In an ‘Eat the Rich’ Era of Discourse, ‘The White Lotus’ Delivered
This article contains spoilers for season two, episode seven of ‘The White Lotus.’
If season one of The White Lotus was about exploring the space that the wealthy and powerful take up — at others’ expense — season two does what the zeitgeist has been clamoring for: knocking them down a peg. Or several. Or in Tanya’s case, over a yacht’s railing.
For the longest time, pop culture artefacts have attributed a beguiling grandiosity to the travails of rich people. Even with operatic sagas like Succession which offer biting critique of wealth and power, there’s an air of Shakespearean tragedy that surrounds manifestly loathsome characters, and it casts them in a light of pity. The Roy family is often framed as a Renaissance painting — with one scene in particular depicting the three siblings with profound pathos. But this artistic sensibility, when translated to The White Lotus, turns into bathos. Cue: Tanya, surrounded by palatial wealth (where art plays a key role too), embodying it herself, dying the most ridiculous death possible. It’s well-deserved, and it marks a shift in the way we tell stories about wealth.
In both seasons, we’re introduced to a cast of characters roughly divided into the American elite version of upstairs-downstairs class dynamics: the ultra wealthy and wealth-adjacent on one side, and service staff and locals on the other. But whereas the first season — as are many other stories today about the rich — was about holding a mirror up to the way powerful, privileged people topple over others’ lives with reckless abandon and move on with theirs, the second is about these very people toppling over themselves.
In a departure from how these stories usually end, the second season’s undisputed winners were two local Italian women, Lucia and Mia, who pulled a fast one on several of the season’s entitled rich men. The White Lotus subverts its own gaze from the first season: rather than portraying them as pawns in the chess moves of the elite, they snatched whatever power they could from right under their noses. All while remaining beloved characters (unlike, say, the villainization of poorer characters who were unhappy with their lot in shows like Downton Abbey).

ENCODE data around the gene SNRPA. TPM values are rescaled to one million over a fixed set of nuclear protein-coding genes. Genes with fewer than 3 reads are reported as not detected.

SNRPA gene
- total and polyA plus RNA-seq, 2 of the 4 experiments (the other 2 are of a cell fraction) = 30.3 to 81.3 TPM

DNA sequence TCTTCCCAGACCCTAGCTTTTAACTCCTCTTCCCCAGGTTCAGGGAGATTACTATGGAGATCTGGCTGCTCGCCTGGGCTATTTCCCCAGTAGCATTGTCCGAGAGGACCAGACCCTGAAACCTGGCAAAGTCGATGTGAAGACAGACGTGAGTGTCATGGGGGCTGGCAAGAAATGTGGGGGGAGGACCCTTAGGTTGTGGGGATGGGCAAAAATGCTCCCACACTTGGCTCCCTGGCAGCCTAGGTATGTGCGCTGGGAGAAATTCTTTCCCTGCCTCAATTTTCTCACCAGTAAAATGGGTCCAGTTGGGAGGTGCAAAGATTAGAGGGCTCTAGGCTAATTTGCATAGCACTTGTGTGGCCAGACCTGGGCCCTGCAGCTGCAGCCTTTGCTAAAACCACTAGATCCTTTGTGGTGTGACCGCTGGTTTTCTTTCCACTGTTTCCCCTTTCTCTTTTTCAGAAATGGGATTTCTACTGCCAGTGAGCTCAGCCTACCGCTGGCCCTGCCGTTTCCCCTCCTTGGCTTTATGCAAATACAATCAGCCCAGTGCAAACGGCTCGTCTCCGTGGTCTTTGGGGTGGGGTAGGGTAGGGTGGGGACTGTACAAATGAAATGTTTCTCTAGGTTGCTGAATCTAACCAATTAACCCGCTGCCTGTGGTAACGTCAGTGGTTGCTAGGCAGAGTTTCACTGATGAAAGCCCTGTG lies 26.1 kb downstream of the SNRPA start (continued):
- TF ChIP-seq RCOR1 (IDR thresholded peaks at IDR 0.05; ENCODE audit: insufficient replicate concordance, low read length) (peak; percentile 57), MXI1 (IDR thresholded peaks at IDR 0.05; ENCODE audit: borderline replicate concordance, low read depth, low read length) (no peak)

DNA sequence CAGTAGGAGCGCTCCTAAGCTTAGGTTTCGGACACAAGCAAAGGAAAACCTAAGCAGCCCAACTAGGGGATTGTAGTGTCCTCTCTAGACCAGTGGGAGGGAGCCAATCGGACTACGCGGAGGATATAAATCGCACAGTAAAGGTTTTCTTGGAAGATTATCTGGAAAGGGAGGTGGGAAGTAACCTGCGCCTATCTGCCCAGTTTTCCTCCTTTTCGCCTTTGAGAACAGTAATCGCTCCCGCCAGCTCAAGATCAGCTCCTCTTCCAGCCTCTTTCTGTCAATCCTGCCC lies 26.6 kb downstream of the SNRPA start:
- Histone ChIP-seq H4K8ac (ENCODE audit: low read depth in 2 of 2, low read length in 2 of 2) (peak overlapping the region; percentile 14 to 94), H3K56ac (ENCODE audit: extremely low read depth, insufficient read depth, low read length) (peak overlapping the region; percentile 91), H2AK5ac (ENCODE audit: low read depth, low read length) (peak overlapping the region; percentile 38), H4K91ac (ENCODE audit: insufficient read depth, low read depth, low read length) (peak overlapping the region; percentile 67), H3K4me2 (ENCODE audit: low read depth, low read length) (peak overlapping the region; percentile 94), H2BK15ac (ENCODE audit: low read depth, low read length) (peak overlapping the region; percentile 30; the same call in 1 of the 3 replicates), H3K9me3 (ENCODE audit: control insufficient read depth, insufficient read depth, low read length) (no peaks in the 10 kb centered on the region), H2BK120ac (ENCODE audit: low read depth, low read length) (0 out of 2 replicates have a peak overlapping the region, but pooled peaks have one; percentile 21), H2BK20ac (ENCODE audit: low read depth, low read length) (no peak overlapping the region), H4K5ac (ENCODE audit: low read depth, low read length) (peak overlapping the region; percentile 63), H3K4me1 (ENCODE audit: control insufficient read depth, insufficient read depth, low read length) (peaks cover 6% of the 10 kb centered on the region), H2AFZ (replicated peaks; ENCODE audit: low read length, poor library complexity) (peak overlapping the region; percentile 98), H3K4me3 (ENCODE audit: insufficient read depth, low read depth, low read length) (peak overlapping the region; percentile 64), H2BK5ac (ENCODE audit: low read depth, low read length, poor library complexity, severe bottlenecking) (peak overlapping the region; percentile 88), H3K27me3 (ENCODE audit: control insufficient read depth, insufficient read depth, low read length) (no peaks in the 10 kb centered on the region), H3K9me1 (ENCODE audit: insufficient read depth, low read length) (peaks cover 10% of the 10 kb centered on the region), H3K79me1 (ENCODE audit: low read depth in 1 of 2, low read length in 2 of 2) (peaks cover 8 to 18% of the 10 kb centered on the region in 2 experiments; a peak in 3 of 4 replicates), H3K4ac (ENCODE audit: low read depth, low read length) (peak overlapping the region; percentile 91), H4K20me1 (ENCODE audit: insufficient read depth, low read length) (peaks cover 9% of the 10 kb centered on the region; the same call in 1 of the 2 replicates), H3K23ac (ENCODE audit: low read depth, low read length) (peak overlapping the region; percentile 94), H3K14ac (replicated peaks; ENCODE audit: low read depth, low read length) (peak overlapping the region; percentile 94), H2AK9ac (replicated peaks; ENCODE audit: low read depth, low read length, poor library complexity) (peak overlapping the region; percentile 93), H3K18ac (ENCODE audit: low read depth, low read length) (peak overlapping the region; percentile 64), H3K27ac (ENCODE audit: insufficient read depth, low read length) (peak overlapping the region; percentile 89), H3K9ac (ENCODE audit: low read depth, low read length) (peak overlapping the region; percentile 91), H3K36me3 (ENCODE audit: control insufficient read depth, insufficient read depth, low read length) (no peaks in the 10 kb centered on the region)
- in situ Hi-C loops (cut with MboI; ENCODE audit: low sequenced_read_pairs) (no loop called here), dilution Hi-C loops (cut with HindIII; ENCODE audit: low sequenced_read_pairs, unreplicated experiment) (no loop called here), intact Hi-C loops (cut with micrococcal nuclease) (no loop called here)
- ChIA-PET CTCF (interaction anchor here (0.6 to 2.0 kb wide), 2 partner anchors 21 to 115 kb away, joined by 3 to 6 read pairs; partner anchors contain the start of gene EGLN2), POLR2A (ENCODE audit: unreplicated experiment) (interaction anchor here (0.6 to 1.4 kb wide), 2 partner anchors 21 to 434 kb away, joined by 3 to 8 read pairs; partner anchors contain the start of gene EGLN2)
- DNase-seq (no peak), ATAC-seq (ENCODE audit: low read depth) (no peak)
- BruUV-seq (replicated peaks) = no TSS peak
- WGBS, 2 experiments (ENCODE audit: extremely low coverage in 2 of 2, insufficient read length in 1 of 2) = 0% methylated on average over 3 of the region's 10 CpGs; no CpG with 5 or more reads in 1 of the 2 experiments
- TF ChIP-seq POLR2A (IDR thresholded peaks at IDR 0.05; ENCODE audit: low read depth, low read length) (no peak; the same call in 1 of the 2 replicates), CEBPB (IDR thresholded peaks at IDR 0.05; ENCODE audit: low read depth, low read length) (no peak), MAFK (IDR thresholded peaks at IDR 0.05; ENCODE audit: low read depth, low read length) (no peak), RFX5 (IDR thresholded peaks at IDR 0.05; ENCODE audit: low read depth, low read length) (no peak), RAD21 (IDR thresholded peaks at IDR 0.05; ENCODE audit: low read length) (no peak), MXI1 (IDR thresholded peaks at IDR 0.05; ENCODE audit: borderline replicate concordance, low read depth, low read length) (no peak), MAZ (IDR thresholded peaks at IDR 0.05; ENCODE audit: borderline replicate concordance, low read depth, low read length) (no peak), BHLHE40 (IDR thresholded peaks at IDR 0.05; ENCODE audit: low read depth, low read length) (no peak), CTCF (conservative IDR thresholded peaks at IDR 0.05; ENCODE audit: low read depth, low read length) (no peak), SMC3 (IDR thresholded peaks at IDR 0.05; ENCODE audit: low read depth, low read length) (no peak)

Meanwhile, everyone else is subject to a fate worse than a tragic downfall: ridicule. Rich people have been glamorized for too long in our culture. Even when we view them with resentment, there’s a creeping undercurrent of envy. When their lavish riches aren’t displayed with spectacle, there’s a seductive aura of power and attention that surrounds them: every move is taken seriously, and everything they say carries weight. Succession embodied this aura: it hangs on every word that media titan Logan Roy says, and through dialogue shows how the stability of financial markets hinge on his words too.
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2019’s Parasite was a watershed moment in cinema, where class resentment became so mainstream as to win several Oscars. It was critique, but it also ended badly for the Kim family, who tried to work their way up into the “upstairs,” as it were. In a family of four, one is dead, one is stuck in an underground bunker, one is in prison, and one is recovering from brain surgery. They’re worse off for having acted on their envy for the fabulously wealthy Park family, and their plot to scam them is futile. This was as far as we’ve gone in terms of critiquing wealth — always ending in self-defeat and cynicism.
But when the closing shot of season two is Lucia and Mia traipsing around Sicily, all smiles, wearing color, taking up space, it’s a different, more hopeful, less reverential story about money. It’s a heist narrative laced with commentary about sex, power, and masculinity. The DiGrasso men tried to use women in their lives as bargaining chips to get the women they wanted: Albie wanted 50 grand to essentially buy Lucia’s companionship, and Dominic wanted Albie’s vote of confidence for his estranged wife. Neither realize that they’re trading in the agency of women they love — and when they fail and fall flat on their faces, that’s the “karmic payment.”
Another karmic payment? Tanya, for what she did to Belinda in the first season. And what’s even better is that nobody killed her in a fit of rage or resentment over her wealth — a trope that was starting to get tired. In struggling to figure out how to get out of the yacht, Tanya’s own goofiness was what killed her. And it’s a pointed message: a person who cannot locate the staircase on a boat, or remove her heels before jumping off it, has no business having as much power over other people’s lives as she did. That The White Lotus chose to go there speaks to a shift in our gaze when it comes to wealth. The worst thing we can do to the rich, in the end, isn’t to destroy them — it’s to laugh as they ruin themselves.